There were two posts yesterday. The first was “Going Green, For Real:”
I wrote earlier this week about prospects for a renewables revolution; right on schedule, Bloomberg reports, A Renewables Revolution Is Toppling the Dominance of Fossil Fuels in U.S. Power. It turns out that solar and wind accounted for two-thirds of the generation capacity added last year.
Now, that’s not enough: coal-fired generation is slowly being phased out, but the process needs to go much faster, and while replacement of coal with natural gas could in principle be a net positive — less carbon, more hydrogen — in practice the leaks associated with fracking make that highly doubtful.
But the point you should take is that really dramatic reductions in greenhouse gas emissions are well within reach, requiring only moderate incentives rather than a complete teardown of the existing system.
Yesterday’s second post was “Rubio For The Rich:”
Josh Barro notes that Marco Rubio’s proposal to eliminate taxes on capital gains goes well beyond anything we’ve seen from previous Republican contenders, even highly conservative candidates. It seems worth adding some numbers on just how much this would be a giveaway to the very, very rich.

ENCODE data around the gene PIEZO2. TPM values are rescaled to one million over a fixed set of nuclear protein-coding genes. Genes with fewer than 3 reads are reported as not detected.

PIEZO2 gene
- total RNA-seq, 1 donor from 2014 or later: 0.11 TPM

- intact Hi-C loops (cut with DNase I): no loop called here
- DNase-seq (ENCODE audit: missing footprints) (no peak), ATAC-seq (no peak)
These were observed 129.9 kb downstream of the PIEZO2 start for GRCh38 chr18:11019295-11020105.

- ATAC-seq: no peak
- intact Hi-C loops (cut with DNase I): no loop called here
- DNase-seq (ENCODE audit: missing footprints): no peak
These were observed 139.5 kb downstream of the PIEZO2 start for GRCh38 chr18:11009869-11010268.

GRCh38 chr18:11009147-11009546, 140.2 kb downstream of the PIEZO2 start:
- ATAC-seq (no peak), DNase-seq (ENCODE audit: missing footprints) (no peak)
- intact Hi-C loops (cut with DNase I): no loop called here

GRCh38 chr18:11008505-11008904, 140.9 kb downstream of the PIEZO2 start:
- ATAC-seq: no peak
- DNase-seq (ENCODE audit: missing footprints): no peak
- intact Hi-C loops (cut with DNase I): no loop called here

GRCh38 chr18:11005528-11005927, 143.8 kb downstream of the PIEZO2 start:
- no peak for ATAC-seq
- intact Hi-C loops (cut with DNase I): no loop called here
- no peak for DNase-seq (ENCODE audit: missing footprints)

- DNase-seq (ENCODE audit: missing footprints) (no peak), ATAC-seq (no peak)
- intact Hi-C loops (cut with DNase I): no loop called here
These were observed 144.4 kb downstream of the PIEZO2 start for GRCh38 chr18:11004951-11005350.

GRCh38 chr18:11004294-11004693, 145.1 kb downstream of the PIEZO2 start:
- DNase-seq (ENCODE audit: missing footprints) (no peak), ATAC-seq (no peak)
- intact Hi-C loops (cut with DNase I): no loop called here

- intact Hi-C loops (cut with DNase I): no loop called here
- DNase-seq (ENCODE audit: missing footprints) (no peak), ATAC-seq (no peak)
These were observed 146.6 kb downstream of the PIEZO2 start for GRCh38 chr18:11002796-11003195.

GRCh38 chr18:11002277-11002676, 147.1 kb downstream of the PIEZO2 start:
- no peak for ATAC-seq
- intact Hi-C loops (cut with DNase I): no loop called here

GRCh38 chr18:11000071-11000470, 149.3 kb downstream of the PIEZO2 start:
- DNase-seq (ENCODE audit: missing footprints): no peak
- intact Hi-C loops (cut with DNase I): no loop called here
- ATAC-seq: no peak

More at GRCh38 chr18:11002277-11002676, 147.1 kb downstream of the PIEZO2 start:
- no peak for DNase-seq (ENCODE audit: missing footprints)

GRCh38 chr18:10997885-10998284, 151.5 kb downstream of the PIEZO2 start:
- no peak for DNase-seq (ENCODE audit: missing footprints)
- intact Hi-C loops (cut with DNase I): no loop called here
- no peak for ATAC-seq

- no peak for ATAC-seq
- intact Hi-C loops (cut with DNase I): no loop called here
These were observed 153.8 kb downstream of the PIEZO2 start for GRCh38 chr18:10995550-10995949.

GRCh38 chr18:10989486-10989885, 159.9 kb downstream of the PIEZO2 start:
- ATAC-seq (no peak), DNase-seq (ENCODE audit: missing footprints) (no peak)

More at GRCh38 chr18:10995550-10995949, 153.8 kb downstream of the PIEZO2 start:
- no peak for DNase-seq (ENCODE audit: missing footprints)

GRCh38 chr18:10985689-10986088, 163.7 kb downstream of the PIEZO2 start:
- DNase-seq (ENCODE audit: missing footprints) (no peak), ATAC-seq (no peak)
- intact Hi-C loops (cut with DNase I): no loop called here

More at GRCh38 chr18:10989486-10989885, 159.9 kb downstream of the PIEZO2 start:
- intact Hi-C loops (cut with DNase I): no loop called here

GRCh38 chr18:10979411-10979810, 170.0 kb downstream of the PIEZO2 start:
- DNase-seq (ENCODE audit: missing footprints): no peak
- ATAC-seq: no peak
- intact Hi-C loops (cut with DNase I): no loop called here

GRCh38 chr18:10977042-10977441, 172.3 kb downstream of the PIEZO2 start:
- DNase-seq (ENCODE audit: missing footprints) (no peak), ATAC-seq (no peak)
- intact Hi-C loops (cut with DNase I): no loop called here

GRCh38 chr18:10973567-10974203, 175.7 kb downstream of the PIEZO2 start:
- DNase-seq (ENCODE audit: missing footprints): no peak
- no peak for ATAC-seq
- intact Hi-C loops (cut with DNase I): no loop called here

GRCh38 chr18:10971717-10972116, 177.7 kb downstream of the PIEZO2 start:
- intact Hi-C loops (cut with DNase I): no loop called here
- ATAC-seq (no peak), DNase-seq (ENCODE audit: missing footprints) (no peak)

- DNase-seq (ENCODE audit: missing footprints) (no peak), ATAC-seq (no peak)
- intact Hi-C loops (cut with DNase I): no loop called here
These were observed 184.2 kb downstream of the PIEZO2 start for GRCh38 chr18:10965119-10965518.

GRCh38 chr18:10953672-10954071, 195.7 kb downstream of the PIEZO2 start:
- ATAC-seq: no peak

The nonpartisan Tax Policy Center has the information, illustrated by the pie chart above. Half of taxes on dividends and long-term capital gains are paid, not by the 1 percent, but by the 0.1 percent — the richest 1/1000th of Americans. Another 29 percent are paid by the next 0.9 percent. Everyone else — the other 99 percent of the population — pays just 21 percent of the total.
So this is a tax cut not just for the rich, but for the very, very rich, with essentially nothing for the vast majority of Americans. And there is, as Barro says, absolutely no reason to believe that there would be large economic benefits from this giveaway.